xecutions by jihadists have not changed Washington's opposition to paying hostage ransoms, leaving it at odds with the European allies it hopes will join the fight against extremists in Iraq and Syria.
Several European nations are believed to have secretly paid millions of dollars to save their nationals, including some held by the Islamic State group that beheaded two U.S. journalists.
U.S. President Barack Obama has privately vented his frustration about the practice, according to the New York Times.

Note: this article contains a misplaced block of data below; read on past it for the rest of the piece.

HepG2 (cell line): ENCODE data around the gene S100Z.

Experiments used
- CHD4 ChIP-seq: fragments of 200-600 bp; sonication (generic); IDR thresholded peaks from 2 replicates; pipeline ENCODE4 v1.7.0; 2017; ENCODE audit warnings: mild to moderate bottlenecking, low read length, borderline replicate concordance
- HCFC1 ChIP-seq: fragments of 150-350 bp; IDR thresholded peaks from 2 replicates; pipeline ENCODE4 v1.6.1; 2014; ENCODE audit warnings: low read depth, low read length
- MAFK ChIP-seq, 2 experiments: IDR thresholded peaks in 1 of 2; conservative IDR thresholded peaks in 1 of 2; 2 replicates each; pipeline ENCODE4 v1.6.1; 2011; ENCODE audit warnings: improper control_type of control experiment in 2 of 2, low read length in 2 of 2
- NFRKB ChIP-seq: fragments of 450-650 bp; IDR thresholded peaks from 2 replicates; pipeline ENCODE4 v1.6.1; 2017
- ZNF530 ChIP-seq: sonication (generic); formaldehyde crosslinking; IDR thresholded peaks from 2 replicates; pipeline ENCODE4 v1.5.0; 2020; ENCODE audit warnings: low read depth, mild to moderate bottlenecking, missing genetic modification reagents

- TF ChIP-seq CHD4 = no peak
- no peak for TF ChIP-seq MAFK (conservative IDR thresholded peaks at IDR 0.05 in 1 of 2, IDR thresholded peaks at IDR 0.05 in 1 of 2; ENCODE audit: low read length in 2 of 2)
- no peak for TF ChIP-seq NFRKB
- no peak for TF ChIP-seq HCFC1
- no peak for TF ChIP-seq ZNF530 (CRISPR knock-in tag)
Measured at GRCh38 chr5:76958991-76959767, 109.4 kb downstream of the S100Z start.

The paper said that during private a chat with media columnists, Obama expressed "irritation" with French President Francois Holland over his alleged negotiations with extremist groups.
Obama reportedly suggested Paris does indeed pay. France formally denies the payment of ransoms.
The remarks highlight pronounced differences between how U.S. and British authorities address demands by extremists, including IS, and how their European counterparts do.